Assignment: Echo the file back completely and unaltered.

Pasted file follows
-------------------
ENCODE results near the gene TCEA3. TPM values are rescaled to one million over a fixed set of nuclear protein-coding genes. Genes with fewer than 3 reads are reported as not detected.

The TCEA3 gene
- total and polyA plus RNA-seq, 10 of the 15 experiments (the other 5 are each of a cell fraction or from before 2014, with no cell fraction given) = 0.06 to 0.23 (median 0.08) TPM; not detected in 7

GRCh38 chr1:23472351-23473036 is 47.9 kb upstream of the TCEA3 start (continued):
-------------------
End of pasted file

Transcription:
ENCODE results near the gene TCEA3. TPM values are rescaled to one million over a fixed set of nuclear protein-coding genes. Genes with fewer than 3 reads are reported as not detected.

The TCEA3 gene
- total and polyA plus RNA-seq, 10 of the 15 experiments (the other 5 are each of a cell fraction or from before 2014, with no cell fraction given) = 0.06 to 0.23 (median 0.08) TPM; not detected in 7

GRCh38 chr1:23472351-23473036 is 47.9 kb upstream of the TCEA3 start (continued):